Orthodox Christians across Ukraine are marking Easter Sunday. But this year’s celebrations have been deeply marred by Russia’s ongoing and brutal invasion.
Today the sun shines brightly in the western city of Lviv — a welcome signal of spring after days of colder temperatures, grey skies and rain. It’s fitting on this most important of holidays, which emphasizes reflection and rebirth.
At a high school in the city center, teachers are putting on a special Easter brunch for displaced Ukrainians who fled here from war-torn parts of the country.
“It’s a great honor for us. I wanted all the people to get together and to have this lunch especially because this is the day when we really hope for our victory. And I do believe that we will win,” principal Svitlana Matys tells CNN.
She explains the school has been providing food and shelter to many in the weeks since the conflict erupted. Today, a priest has come to bless a bountiful buffet of paska (traditional Easter bread), sausages and salads prepared by the school’s staff.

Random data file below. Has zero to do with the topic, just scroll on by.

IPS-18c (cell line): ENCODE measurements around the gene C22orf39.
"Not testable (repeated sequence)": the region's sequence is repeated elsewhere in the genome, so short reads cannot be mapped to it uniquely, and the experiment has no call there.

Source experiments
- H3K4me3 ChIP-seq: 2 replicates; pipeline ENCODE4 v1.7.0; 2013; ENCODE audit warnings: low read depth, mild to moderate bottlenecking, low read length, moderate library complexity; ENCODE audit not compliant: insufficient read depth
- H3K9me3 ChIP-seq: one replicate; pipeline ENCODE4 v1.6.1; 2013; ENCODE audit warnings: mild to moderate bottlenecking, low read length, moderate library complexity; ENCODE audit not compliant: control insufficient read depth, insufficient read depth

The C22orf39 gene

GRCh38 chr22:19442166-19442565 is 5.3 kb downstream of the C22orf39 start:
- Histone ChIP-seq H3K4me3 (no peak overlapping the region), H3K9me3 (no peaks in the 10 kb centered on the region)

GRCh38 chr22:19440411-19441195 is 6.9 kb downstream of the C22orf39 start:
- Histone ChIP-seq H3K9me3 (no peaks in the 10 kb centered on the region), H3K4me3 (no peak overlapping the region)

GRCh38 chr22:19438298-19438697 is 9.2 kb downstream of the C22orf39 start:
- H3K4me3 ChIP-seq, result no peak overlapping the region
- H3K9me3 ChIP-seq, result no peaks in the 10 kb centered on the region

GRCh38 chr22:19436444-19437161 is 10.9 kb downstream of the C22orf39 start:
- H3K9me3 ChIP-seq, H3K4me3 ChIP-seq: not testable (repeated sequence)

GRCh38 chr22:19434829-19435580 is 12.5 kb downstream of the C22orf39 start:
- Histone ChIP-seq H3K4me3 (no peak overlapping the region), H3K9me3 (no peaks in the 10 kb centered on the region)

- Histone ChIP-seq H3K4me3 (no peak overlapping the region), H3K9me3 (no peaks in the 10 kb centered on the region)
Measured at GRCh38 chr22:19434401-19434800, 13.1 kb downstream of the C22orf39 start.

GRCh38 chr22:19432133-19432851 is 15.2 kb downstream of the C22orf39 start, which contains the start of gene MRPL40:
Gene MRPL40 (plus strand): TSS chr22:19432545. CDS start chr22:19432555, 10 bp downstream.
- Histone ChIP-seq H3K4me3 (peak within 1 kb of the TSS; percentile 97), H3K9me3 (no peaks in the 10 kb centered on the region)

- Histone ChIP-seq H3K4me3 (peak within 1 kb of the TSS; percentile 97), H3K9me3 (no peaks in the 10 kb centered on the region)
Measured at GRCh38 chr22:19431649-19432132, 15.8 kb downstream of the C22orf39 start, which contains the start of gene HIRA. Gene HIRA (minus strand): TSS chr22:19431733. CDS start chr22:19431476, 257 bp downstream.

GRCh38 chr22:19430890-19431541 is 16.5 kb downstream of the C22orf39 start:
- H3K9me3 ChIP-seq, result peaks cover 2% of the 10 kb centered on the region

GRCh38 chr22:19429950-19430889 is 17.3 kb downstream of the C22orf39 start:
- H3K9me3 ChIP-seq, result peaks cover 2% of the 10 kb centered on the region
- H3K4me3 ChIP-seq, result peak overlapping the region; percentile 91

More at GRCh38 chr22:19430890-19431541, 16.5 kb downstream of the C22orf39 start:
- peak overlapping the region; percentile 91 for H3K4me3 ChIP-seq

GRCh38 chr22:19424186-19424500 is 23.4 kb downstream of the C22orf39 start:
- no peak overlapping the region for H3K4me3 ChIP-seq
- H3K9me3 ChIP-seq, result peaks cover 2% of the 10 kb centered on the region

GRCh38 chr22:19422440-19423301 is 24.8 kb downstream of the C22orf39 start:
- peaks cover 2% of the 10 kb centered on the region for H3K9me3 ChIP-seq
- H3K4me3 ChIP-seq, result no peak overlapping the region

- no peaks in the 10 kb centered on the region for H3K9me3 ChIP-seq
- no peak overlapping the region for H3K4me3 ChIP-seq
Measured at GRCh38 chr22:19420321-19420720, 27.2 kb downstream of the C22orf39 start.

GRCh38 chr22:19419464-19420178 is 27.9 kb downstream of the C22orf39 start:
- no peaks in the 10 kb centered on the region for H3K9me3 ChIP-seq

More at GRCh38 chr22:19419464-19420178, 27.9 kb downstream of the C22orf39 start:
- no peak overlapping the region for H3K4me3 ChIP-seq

Matys says eight of the teachers worked until 11 p.m. last night — delayed at one point by air raid sirens across the city — to put finishing touches on their offerings and ensure everything was perfect for their guests.
Shrugging it off, she says: “It was late but when we are at home preparing for this holiday, we do it all night – it’s a habit.”
It’s a welcomed gesture from those here today, who include 73-year-old Tetiana from Severodonetsk in Luhansk region.
“We feel joy and gratitude for sheltering us. We were provided with all the convenience here and now such a nice holiday was organized for us,” she says.
“Yesterday we went to the church and today we are here. Easter for me is first of all peace. We wish the war to be finished as soon as possible,” she continues as tears started to fall from her eyes.
After mingling among the diners, Lviv Mayor Andriy Sadovyi reflects on the significance of celebrating this year.
“For Ukrainians, Easter is one of the most important holidays of the year — it symbolizes resurrection,” he explains. “Always when there are hard times for Ukraine we say: ‘Christ was resurrected, and Ukraine will be resurrected.’ And it’s really a sign, because Ukrainians in their nature are optimistic and believe in kindness.”